“Our practical choice is not between a tax-cut deficit and budgetary surplus. It is between two kinds of deficits: a chronic deficit of inertia, as the unwanted result of inadequate revenues and a restricted economy; or a temporary deficit of transition, resulting from a tax cut designed to boost the economy, increase tax revenues, and achieve . . . a budget surplus.” John F. Kennedy


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Aug 1 2012

Chic-fil-A and Government Power

C.M. Phippen

For many of us, the days of the cold war have been long forgotten and the lessons of the Soviet Union as a precautionary tale have been lost. We don’t quite grasp the machinations of such a government, and we certainly don’t understand how it gains such a hold over the people.

When I lived in Czechoslovakia in the early nineties as a missionary for my church, I spent a lot of time talking to all kinds of people.

I have been struck over this past week as I’ve watched the uproar over the comments of Chick-fil-A president Dan Cathy regarding gay marriage.

We generally tend to think that the power over speech of oppressive government regimes is exercised by throwing citizens in jail when they speak out against such governments. Sometimes that is the case. Other times as in the former Soviet Union, China, and much of the Middle East, the power of the government to control speech is used much more subtly.

The people under such oppressive regimes understand that the initial step is often simply to strip them of their livelihood, their home, or their child’s ability to get an education. In order to quickly shut down speech that violates state dogma, and before taking the more extreme step of imprisonment, an all-powerful government just needs to make it impossible for those whose speech doesn’t conform to the official party line to continue supporting their families. Imprisonment generally doesn’t happen until after they refuse to sit down and shut up with the more run-of-the mill intimidation.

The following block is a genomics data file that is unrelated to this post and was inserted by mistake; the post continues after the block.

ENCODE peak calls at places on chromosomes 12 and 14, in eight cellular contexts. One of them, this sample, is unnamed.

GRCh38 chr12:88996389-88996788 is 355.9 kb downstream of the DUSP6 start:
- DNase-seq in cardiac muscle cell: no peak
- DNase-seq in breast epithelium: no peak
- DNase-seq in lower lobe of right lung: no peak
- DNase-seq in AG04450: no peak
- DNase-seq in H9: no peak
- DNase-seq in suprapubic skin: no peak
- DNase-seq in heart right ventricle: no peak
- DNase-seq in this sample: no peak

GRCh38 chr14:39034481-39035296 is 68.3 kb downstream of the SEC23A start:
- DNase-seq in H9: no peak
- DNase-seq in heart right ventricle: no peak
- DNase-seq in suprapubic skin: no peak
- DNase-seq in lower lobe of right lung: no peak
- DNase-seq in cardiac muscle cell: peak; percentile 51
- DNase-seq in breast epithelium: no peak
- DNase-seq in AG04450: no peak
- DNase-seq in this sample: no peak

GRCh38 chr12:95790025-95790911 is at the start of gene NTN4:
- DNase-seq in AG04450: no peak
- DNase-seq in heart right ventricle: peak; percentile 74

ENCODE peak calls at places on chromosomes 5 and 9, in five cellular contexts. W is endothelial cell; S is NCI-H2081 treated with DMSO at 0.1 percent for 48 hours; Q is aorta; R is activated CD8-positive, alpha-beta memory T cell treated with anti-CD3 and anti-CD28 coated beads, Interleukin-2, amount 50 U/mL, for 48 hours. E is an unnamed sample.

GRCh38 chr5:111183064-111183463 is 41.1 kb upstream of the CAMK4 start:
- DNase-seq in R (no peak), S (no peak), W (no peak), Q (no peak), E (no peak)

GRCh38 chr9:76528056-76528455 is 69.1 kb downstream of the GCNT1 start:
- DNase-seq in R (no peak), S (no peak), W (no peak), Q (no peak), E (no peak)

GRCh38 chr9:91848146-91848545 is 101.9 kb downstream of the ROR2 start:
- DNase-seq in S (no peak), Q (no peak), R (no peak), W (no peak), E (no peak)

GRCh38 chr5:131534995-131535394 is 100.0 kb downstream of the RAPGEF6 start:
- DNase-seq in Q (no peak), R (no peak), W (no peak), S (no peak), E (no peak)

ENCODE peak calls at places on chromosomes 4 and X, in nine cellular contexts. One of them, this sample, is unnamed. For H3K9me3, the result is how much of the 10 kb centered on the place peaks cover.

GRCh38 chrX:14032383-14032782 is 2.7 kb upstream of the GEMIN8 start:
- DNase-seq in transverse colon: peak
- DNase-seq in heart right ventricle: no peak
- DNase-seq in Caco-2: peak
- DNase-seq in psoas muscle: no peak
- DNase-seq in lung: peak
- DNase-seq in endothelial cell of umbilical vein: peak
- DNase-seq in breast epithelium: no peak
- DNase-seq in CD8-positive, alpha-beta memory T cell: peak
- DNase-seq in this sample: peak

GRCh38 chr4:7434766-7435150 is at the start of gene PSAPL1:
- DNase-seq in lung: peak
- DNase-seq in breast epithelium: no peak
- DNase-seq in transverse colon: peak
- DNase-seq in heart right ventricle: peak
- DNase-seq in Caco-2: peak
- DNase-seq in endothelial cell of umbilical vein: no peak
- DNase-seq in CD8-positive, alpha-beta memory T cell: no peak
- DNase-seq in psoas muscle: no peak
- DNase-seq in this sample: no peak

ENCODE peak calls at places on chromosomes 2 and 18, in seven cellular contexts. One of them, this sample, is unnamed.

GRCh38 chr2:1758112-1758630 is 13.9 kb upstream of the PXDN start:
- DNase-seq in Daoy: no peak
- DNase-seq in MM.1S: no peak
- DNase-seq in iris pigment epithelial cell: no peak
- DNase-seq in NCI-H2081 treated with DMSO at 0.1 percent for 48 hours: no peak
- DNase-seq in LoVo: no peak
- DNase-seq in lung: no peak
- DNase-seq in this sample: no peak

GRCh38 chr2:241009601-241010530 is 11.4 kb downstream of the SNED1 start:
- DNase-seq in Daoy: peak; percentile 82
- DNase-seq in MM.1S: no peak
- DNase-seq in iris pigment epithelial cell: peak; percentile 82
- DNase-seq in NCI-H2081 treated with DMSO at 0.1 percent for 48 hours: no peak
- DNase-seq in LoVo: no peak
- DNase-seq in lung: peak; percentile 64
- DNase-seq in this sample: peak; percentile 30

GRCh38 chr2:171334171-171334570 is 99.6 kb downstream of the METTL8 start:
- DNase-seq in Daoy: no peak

I spoke with mothers who told me that under Communist rule in Czechoslovakia, not only were their children forced into mandated preschool programs by the age of two or three, but there they were taught that government was the answer to all problems. Rather subtle, in fact. They were taught that government was their master and that, as children, it was their duty to inform on family members, including parents, if they spoke or acted against government philosophies.

The result was a forty-year period where children were not taught the beliefs of their parents during their formative years; they were taught, in public schools, the prevailing government dogmas. Religion was virtually done away with because speech was so tightly controlled that parents were afraid to speak truth to their children. Children were also taught in those same government-run schools to never question the authority or “beliefs” of the state, enabling a virtual monopoly of uniform thoughts and ideas.

But how to explain the amazing technological progress and innovative thinking that came out of the Soviet empire?! Oh no, that would be us . . .

Back to the US, 2012, Chick-fil-A. President Dan Cathy offers his opinion regarding gay marriage. I’ve written about the way the free-thinkers and espousers of tolerance among us are quick to steamroll over the rights of individuals to live and speak according to their own beliefs, be they religious or otherwise, whenever they come into conflict with the beliefs of the enforcers of speech code.

Now we have liberals taking this one step further: we have attempts at Communist-dictator/fascist-style oppression. Like it or not, the tactics are the same. In the US today, apparently using the power of government to destroy the livelihood of those whose speech doesn’t conform to the official party dogma is now coming into vogue by the left. After eruptions of alarm across this country, some of these government officials have backed down, for now, while the issue is in the public eye; others have not.

When supporters of religious liberty and free speech refuse to bow to the powers of the almighty state, the next step in a dictatorial regime would be imprisonment. Certainly we’d never go there . . . not unless we could just institute some kind of hate speech statute that would make it illegal to disseminate ideas that don’t agree with the official government dogma . . .

But really, little plebes, you just keep eating your bread and watching those circuses (provided, of course, by benevolent government officials) and it’ll all be just fine.